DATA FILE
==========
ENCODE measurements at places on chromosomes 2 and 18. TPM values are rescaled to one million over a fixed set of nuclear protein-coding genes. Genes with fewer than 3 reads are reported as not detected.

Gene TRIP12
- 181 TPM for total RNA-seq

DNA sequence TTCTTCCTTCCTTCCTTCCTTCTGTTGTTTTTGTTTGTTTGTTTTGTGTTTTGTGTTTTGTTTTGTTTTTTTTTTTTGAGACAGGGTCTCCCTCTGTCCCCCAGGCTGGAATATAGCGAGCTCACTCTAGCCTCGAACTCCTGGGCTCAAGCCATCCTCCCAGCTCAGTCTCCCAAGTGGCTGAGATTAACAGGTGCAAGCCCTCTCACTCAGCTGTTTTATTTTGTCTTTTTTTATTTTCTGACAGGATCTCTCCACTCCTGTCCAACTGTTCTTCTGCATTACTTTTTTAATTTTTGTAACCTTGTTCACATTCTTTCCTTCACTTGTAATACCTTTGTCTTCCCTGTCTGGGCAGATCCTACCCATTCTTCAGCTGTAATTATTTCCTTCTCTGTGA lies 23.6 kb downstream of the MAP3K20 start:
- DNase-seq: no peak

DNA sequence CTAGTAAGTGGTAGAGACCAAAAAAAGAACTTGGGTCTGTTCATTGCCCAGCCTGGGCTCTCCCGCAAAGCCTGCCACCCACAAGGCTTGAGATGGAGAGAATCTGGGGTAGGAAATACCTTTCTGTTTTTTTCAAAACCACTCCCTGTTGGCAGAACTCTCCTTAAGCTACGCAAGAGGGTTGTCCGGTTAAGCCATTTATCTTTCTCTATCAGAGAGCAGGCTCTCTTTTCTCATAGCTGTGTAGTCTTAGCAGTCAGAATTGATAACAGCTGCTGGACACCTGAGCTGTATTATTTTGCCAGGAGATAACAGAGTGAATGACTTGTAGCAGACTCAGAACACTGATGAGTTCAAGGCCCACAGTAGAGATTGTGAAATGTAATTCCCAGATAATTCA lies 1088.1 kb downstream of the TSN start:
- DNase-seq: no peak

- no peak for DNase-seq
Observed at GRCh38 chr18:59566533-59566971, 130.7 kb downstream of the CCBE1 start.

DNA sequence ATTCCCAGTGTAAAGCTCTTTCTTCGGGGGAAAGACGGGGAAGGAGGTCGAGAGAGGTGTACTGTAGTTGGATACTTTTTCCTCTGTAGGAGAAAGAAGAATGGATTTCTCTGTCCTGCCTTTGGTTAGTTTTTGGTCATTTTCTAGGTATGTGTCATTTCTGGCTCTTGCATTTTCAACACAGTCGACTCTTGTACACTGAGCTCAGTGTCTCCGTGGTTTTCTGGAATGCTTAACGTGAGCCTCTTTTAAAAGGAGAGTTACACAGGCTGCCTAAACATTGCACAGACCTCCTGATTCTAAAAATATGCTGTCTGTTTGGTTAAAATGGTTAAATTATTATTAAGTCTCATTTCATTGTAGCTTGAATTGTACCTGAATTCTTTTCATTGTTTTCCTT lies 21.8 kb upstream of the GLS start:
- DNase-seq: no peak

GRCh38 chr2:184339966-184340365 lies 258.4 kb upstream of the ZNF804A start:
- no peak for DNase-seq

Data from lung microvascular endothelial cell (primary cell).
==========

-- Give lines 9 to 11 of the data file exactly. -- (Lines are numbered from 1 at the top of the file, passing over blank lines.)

Observed at GRCh38 chr18:59566533-59566971, 130.7 kb downstream of the CCBE1 start.

DNA sequence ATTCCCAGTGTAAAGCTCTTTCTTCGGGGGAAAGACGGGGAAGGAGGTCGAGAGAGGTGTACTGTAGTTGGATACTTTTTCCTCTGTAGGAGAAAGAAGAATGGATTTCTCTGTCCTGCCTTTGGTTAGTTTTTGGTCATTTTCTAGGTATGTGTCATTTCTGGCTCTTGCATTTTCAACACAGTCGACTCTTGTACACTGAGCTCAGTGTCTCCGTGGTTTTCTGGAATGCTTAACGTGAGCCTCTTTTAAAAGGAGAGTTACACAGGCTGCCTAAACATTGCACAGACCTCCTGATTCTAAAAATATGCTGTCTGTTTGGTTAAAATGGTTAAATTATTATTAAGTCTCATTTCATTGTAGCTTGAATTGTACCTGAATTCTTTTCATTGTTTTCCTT lies 21.8 kb upstream of the GLS start:
- DNase-seq: no peak